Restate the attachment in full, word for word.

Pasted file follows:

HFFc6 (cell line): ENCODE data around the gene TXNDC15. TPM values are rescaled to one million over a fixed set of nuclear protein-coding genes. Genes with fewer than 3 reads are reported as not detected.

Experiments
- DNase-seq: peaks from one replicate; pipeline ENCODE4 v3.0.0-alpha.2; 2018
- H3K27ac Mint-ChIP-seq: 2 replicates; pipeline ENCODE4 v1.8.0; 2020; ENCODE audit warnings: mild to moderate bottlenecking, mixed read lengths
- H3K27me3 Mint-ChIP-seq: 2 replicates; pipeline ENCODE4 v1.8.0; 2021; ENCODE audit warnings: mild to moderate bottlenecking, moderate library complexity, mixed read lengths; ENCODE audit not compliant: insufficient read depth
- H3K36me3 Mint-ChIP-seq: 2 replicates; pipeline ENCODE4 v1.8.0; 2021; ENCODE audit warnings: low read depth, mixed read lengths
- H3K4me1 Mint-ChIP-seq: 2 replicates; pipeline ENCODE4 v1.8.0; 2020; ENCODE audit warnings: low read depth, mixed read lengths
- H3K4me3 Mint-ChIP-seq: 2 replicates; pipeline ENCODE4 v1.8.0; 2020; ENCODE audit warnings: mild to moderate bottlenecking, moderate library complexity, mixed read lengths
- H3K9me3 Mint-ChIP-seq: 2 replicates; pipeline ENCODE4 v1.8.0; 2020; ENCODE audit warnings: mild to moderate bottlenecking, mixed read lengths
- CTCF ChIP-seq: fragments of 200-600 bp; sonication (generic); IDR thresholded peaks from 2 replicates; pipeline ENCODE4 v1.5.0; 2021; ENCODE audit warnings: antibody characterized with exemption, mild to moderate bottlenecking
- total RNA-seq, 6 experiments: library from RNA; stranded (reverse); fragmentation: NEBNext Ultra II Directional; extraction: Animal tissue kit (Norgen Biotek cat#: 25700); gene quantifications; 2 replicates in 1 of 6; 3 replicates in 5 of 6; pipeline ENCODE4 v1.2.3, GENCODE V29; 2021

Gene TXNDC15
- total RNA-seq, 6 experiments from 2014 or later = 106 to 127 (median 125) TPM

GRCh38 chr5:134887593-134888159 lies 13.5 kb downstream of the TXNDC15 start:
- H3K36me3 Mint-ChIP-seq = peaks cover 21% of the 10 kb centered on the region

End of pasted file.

HFFc6 (cell line): ENCODE data around the gene TXNDC15. TPM values are rescaled to one million over a fixed set of nuclear protein-coding genes. Genes with fewer than 3 reads are reported as not detected.

Experiments
- DNase-seq: peaks from one replicate; pipeline ENCODE4 v3.0.0-alpha.2; 2018
- H3K27ac Mint-ChIP-seq: 2 replicates; pipeline ENCODE4 v1.8.0; 2020; ENCODE audit warnings: mild to moderate bottlenecking, mixed read lengths
- H3K27me3 Mint-ChIP-seq: 2 replicates; pipeline ENCODE4 v1.8.0; 2021; ENCODE audit warnings: mild to moderate bottlenecking, moderate library complexity, mixed read lengths; ENCODE audit not compliant: insufficient read depth
- H3K36me3 Mint-ChIP-seq: 2 replicates; pipeline ENCODE4 v1.8.0; 2021; ENCODE audit warnings: low read depth, mixed read lengths
- H3K4me1 Mint-ChIP-seq: 2 replicates; pipeline ENCODE4 v1.8.0; 2020; ENCODE audit warnings: low read depth, mixed read lengths
- H3K4me3 Mint-ChIP-seq: 2 replicates; pipeline ENCODE4 v1.8.0; 2020; ENCODE audit warnings: mild to moderate bottlenecking, moderate library complexity, mixed read lengths
- H3K9me3 Mint-ChIP-seq: 2 replicates; pipeline ENCODE4 v1.8.0; 2020; ENCODE audit warnings: mild to moderate bottlenecking, mixed read lengths
- CTCF ChIP-seq: fragments of 200-600 bp; sonication (generic); IDR thresholded peaks from 2 replicates; pipeline ENCODE4 v1.5.0; 2021; ENCODE audit warnings: antibody characterized with exemption, mild to moderate bottlenecking
- total RNA-seq, 6 experiments: library from RNA; stranded (reverse); fragmentation: NEBNext Ultra II Directional; extraction: Animal tissue kit (Norgen Biotek cat#: 25700); gene quantifications; 2 replicates in 1 of 6; 3 replicates in 5 of 6; pipeline ENCODE4 v1.2.3, GENCODE V29; 2021

Gene TXNDC15
- total RNA-seq, 6 experiments from 2014 or later = 106 to 127 (median 125) TPM

GRCh38 chr5:134887593-134888159 lies 13.5 kb downstream of the TXNDC15 start:
- H3K36me3 Mint-ChIP-seq = peaks cover 21% of the 10 kb centered on the region